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Justin Rose hopes to bloom at Open

Justin Rose, then 17, after holing the 18th in the 1998 Open. Photograph: David Cannon/Allsport

Justin Rose, then 17, after holing the 18th in the 1998 Open. Photograph: David Cannon/Allsport

  • by MARTIN DEMPSTER
 

WINNING any major is great but victory in the Open would be most special of all, Justin Rose tells Martin Dempster

EVERYONE remembers Justin Rose, just 17 at the time, chipping in from the left rough at the 18th to finish joint-fourth in the 1998 Open Championship at Royal Birkdale. Lesser known is that his association with the game’s oldest major began three years earlier.

“I have a great affinity with the Open,” he said, “and it goes back to when I was 14 and made the final qualifying up at Scotscraig.” Bidding to become the youngest player to compete in the Claret Jug joust since John Ball in 1878, he fell short at the Fife venue. Nineteen years on, Rose rarely falls short, both on and off the golf course. His performances are polished. So, too, are media interviews. He’s the perfect role model for the next generation of British golfers.

It’s been 22 years since an Englishman (Nick Faldo at Muirfield) won the Open Championship. It’s even longer – 45 years – since one (Tony Jacklin at Royal Lytham) achieved the feat on home soil. Rose would love to be the man to change all that at Royal Liverpool this week.

“I feel like winning the Open would be the one,” admitted the 33-year-old, his eyes glistening just talking about that possibility. “It’s like Novak Djokovic said at Wimbledon – that’s the one that’s most special to him. For a British player, the Open is the most special. We all want to win a major (as he did in the US Open last year) and whatever one comes along first that’s great – it’s nice to get the monkey off your back. But, if you can go on and win an Open… Phil [Mickelson] realised just what it meant to do that last year and we’d all feel that way.”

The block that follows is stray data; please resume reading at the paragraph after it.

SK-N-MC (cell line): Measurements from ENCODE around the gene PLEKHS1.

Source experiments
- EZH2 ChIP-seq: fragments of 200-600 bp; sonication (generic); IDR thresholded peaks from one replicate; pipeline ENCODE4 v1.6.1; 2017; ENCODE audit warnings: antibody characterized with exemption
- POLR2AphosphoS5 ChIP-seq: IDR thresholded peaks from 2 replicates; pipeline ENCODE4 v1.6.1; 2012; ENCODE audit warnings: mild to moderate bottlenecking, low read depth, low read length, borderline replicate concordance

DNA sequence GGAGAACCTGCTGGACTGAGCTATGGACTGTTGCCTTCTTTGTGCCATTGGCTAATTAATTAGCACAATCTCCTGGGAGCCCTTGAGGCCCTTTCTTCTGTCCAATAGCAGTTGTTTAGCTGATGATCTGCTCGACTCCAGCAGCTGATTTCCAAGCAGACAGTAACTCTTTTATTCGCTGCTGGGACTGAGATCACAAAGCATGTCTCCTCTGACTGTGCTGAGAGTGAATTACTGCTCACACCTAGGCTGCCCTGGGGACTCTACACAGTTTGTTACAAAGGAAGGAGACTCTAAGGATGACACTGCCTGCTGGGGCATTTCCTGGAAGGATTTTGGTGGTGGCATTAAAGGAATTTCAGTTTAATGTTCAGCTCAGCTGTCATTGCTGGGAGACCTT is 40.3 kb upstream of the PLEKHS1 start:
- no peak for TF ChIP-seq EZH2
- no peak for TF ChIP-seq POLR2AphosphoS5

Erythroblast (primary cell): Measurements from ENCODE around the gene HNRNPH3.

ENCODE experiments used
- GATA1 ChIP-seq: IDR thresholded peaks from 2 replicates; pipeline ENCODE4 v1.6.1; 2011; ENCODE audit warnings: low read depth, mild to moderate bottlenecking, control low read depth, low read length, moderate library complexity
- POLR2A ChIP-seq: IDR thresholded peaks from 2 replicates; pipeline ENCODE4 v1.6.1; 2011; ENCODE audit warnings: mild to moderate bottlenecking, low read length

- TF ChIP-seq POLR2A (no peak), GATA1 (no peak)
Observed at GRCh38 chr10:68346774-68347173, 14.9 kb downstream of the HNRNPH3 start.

Rose didn’t play at Royal Liverpool in 2006, the last time it hosted the event. He tied for 12th – his best finish – at Carnoustie the following year but has missed the cut three times in the last four years. Hence, a links outing in the Scottish Open at Royal Aberdeen being added to this summer’s schedule.

“I’ve been fantastic,” he replied to being asked about his Open record. “I’m being sarcastic with that, but there’s two sides to this story. If you simply look at the record books then it isn’t very good. But, in ’02 at Muirfield – with a little bit more experience – I had a chance to win there. And, if I’d been putting like I am now at Turnberry in 2009 then I think I’d have won there too.

“I have played a lot of good golf in the Open and just haven’t put four rounds together. I know how to play links and have given myself some decent looks. I’ve been on the wrong side of the draw a few times. That happened in 2008 and then in 2010 also – hopefully there isn’t a lop-sided part of the draw this time but, if there is, then I want to get lucky.”

Eight years ago, winner Tiger Woods hit only one driver on a Hoylake course that was fast and fiery. Is that a strategy that can land a Claret Jug for any of this week’s hopefuls? “You can always see people lay back on every hole, but that then means you have to hit a lot of good, long irons into the greens,” observed Rose.

“It’s hard to judge how a ball will land and then roll if you aim 20 yards short of a green. That won’t leave you many birdie chances so you would really need to putt the eyeballs out the course that way.

“If you are a straight driver, then giving yourself a 9-iron iron and a wedge will be the strategy. If not, then it will be going for accuracy and hope the putter works well from distance.

“There’s many ways to play it – it doesn’t suit any particular type of player. It could suit anyone from G-Mac (Graeme McDowell) to Bubba Watson.”

 

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